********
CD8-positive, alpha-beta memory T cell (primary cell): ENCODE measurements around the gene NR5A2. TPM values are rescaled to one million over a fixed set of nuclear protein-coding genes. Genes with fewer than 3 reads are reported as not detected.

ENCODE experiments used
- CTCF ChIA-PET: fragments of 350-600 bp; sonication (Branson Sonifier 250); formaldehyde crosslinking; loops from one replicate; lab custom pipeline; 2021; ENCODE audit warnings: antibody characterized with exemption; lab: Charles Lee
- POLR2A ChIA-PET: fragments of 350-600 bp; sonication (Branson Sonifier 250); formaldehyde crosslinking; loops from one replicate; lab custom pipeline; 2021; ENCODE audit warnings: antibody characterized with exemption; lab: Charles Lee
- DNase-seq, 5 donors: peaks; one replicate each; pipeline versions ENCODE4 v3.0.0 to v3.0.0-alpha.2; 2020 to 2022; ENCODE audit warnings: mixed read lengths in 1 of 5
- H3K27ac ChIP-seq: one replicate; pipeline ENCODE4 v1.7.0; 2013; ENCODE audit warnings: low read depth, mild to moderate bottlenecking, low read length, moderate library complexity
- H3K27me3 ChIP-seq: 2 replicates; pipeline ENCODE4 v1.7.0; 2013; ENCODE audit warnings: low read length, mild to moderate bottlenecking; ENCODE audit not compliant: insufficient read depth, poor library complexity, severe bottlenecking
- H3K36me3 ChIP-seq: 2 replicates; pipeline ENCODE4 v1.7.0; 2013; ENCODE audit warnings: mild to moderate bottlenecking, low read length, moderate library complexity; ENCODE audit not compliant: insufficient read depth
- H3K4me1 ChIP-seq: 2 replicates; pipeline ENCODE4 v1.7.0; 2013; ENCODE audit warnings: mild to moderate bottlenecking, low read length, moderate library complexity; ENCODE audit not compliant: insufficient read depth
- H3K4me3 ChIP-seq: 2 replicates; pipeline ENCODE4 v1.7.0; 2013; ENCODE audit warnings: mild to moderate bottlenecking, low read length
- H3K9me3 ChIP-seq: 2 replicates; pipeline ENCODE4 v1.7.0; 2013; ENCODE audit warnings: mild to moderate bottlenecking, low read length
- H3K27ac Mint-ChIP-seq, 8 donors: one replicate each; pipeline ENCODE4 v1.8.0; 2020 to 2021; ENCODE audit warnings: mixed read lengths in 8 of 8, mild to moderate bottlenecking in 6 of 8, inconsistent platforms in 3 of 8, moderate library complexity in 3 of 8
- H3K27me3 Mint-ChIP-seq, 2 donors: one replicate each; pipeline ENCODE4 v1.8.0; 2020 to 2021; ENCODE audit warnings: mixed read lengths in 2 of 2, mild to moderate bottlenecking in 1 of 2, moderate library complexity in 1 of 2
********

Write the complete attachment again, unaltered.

CD8-positive, alpha-beta memory T cell (primary cell): ENCODE measurements around the gene NR5A2. TPM values are rescaled to one million over a fixed set of nuclear protein-coding genes. Genes with fewer than 3 reads are reported as not detected.

ENCODE experiments used
- CTCF ChIA-PET: fragments of 350-600 bp; sonication (Branson Sonifier 250); formaldehyde crosslinking; loops from one replicate; lab custom pipeline; 2021; ENCODE audit warnings: antibody characterized with exemption; lab: Charles Lee
- POLR2A ChIA-PET: fragments of 350-600 bp; sonication (Branson Sonifier 250); formaldehyde crosslinking; loops from one replicate; lab custom pipeline; 2021; ENCODE audit warnings: antibody characterized with exemption; lab: Charles Lee
- DNase-seq, 5 donors: peaks; one replicate each; pipeline versions ENCODE4 v3.0.0 to v3.0.0-alpha.2; 2020 to 2022; ENCODE audit warnings: mixed read lengths in 1 of 5
- H3K27ac ChIP-seq: one replicate; pipeline ENCODE4 v1.7.0; 2013; ENCODE audit warnings: low read depth, mild to moderate bottlenecking, low read length, moderate library complexity
- H3K27me3 ChIP-seq: 2 replicates; pipeline ENCODE4 v1.7.0; 2013; ENCODE audit warnings: low read length, mild to moderate bottlenecking; ENCODE audit not compliant: insufficient read depth, poor library complexity, severe bottlenecking
- H3K36me3 ChIP-seq: 2 replicates; pipeline ENCODE4 v1.7.0; 2013; ENCODE audit warnings: mild to moderate bottlenecking, low read length, moderate library complexity; ENCODE audit not compliant: insufficient read depth
- H3K4me1 ChIP-seq: 2 replicates; pipeline ENCODE4 v1.7.0; 2013; ENCODE audit warnings: mild to moderate bottlenecking, low read length, moderate library complexity; ENCODE audit not compliant: insufficient read depth
- H3K4me3 ChIP-seq: 2 replicates; pipeline ENCODE4 v1.7.0; 2013; ENCODE audit warnings: mild to moderate bottlenecking, low read length
- H3K9me3 ChIP-seq: 2 replicates; pipeline ENCODE4 v1.7.0; 2013; ENCODE audit warnings: mild to moderate bottlenecking, low read length
- H3K27ac Mint-ChIP-seq, 8 donors: one replicate each; pipeline ENCODE4 v1.8.0; 2020 to 2021; ENCODE audit warnings: mixed read lengths in 8 of 8, mild to moderate bottlenecking in 6 of 8, inconsistent platforms in 3 of 8, moderate library complexity in 3 of 8
- H3K27me3 Mint-ChIP-seq, 2 donors: one replicate each; pipeline ENCODE4 v1.8.0; 2020 to 2021; ENCODE audit warnings: mixed read lengths in 2 of 2, mild to moderate bottlenecking in 1 of 2, moderate library complexity in 1 of 2